The three East Asian countries have a long history of relationship. Exchange and cooperation are still essential is East Asia. Mutual exchanges take place, no matter the three countries wish it or not, and will continue in some shape or form consistently. Thus, mutual cooperation among research institutions in the three countries is all the more necessary. The important questions are what the three countries should exchange, and how they should cooperate. In terms of trilateral cooperation, it is fundamentally inadvisable to bring political issues to the fore in exchange. This type of exchange is very difficult to realistically maintain. It is necessary to move forward one step at a time. Continuous exchange through academic accessibility can establish a strong foundation. To this end, a project design possessing long-term insight and seeking mutually agreed-upon academic agendas is necessary. Academic exchange takes place on a variety of levels, from the university and student levels (through programs such as CAMPUS Asia) to instances in which common interests are discussed in academic forums to allow substantive cooperation between universities and research institutes. Depending on the issue, scholars from individual research institutes may need to conduct regular exchange through academic conferences. Thus, it may be useful for universities and research institutes in the three East Asian countries to discover common topics and hold regular academic forums. This can lead to a spirit of community among institutes via an academic community that transcends simple human academic bonds.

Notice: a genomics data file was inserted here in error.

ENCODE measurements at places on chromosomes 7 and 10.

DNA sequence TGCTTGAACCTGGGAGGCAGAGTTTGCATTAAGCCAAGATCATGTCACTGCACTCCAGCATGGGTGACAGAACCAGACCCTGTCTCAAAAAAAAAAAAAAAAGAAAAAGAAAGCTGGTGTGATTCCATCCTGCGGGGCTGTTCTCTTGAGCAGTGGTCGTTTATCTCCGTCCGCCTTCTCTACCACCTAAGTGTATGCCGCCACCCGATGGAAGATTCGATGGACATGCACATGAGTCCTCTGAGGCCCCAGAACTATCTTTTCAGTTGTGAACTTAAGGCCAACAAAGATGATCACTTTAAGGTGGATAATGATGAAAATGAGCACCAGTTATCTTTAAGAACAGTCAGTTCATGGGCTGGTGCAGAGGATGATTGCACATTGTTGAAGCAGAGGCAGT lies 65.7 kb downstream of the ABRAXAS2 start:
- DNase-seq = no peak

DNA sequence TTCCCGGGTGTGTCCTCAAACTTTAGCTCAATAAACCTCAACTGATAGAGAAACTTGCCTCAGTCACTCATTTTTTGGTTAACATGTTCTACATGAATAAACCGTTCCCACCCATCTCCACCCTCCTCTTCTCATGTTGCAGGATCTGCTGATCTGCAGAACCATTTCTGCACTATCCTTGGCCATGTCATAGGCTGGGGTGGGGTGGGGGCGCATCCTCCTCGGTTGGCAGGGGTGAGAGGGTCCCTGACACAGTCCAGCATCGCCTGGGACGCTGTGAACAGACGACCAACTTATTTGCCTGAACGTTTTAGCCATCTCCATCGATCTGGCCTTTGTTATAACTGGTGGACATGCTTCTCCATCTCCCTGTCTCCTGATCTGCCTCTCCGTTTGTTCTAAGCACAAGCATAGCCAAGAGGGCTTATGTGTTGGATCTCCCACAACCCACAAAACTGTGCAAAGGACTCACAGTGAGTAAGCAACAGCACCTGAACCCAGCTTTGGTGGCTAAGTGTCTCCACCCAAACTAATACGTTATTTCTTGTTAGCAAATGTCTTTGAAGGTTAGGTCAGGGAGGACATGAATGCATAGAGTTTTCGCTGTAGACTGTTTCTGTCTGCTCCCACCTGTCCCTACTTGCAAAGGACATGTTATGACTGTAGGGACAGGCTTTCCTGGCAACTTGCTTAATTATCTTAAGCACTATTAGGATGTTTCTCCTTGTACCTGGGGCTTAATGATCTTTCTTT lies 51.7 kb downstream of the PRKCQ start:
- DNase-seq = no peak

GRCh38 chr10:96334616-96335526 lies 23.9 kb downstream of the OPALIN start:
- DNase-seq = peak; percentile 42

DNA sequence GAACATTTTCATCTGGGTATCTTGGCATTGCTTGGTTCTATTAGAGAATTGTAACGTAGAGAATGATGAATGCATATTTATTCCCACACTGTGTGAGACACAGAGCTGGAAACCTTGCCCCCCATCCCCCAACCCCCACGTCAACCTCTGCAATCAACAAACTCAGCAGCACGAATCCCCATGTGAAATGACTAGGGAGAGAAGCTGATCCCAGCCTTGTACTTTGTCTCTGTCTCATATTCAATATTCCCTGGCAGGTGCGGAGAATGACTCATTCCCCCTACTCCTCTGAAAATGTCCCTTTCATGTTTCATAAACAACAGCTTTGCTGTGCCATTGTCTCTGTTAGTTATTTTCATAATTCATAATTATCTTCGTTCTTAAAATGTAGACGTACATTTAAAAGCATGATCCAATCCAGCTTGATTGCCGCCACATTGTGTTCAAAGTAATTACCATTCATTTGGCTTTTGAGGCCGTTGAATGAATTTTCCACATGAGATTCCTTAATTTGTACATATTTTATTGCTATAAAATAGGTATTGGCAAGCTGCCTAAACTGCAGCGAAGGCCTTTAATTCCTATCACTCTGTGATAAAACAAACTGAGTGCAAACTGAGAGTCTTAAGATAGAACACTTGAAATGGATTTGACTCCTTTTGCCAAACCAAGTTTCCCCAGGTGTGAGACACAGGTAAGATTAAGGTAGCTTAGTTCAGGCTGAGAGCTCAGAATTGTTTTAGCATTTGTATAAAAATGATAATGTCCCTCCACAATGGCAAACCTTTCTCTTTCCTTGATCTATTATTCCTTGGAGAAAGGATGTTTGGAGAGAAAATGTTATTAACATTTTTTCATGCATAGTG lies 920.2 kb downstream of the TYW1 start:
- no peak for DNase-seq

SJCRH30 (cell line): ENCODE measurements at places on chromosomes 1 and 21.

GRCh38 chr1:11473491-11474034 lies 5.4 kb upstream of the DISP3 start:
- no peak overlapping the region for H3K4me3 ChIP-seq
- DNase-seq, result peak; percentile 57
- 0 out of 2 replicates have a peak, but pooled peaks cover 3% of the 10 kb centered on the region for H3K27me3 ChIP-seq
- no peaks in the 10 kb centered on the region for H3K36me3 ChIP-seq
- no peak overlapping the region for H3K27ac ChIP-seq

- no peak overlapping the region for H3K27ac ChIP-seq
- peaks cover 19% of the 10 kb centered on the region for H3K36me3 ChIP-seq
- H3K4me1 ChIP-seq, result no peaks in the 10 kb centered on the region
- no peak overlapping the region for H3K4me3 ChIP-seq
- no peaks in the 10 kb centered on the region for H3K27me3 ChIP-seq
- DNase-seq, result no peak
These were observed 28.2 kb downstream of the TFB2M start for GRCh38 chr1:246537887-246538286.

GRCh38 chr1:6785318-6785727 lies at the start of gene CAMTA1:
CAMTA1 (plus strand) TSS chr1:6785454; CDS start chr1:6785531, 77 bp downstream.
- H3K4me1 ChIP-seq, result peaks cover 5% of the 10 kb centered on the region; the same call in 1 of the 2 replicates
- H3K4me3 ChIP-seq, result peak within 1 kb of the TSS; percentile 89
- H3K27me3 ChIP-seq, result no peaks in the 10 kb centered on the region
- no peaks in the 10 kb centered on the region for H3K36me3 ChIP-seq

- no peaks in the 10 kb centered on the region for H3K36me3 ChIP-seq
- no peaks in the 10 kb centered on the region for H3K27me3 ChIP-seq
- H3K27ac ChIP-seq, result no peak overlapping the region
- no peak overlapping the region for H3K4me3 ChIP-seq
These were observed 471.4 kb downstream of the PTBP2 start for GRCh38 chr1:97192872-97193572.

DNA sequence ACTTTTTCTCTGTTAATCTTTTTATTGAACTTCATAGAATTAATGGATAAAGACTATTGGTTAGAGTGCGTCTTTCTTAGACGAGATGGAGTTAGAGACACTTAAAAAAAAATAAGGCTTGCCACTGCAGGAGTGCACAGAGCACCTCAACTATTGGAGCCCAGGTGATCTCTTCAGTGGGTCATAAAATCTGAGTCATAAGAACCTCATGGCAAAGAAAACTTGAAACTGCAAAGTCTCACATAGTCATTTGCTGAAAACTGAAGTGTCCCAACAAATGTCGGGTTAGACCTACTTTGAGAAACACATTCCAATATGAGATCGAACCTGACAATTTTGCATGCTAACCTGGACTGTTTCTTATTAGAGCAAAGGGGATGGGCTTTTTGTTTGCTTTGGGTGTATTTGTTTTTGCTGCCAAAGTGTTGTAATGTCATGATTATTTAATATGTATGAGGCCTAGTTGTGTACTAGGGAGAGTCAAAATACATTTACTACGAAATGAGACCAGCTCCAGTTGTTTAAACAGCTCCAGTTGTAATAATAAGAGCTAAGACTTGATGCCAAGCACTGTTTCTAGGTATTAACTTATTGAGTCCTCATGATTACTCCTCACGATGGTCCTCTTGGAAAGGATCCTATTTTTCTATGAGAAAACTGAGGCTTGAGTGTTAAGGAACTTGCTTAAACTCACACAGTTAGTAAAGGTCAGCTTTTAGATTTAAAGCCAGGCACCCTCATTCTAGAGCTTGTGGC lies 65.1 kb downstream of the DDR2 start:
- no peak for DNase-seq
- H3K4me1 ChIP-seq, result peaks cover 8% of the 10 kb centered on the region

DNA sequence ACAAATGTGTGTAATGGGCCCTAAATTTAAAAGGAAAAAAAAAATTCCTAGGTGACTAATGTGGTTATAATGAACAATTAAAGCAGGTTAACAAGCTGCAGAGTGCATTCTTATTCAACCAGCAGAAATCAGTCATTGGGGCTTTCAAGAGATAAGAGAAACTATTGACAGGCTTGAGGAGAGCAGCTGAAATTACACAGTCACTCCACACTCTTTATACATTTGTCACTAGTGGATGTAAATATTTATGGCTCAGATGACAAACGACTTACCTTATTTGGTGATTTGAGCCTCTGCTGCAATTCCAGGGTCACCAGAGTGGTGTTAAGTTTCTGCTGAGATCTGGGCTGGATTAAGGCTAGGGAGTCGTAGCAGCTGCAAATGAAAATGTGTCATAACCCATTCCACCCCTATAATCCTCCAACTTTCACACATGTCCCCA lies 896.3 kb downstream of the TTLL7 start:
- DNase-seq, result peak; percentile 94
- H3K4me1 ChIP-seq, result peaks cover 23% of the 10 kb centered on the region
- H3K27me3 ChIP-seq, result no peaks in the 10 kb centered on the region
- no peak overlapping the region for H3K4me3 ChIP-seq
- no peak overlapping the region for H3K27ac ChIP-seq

To move toward this kind of academic community, we request a plan from the Trilateral Cooperation Secretariat (TCS) that contains specific efforts and measures to facilitate practical exchange among institutes. To create such a plan, the secretariat could seek the counsel of experts from the three countries, or alternately seek detailed plans from outside. The TCS requires administrative and planning power such that research institutes and scholars from the three countries can pursue cooperation and interaction, and it would be beneficial for the secretariat to act as a bridge in this process.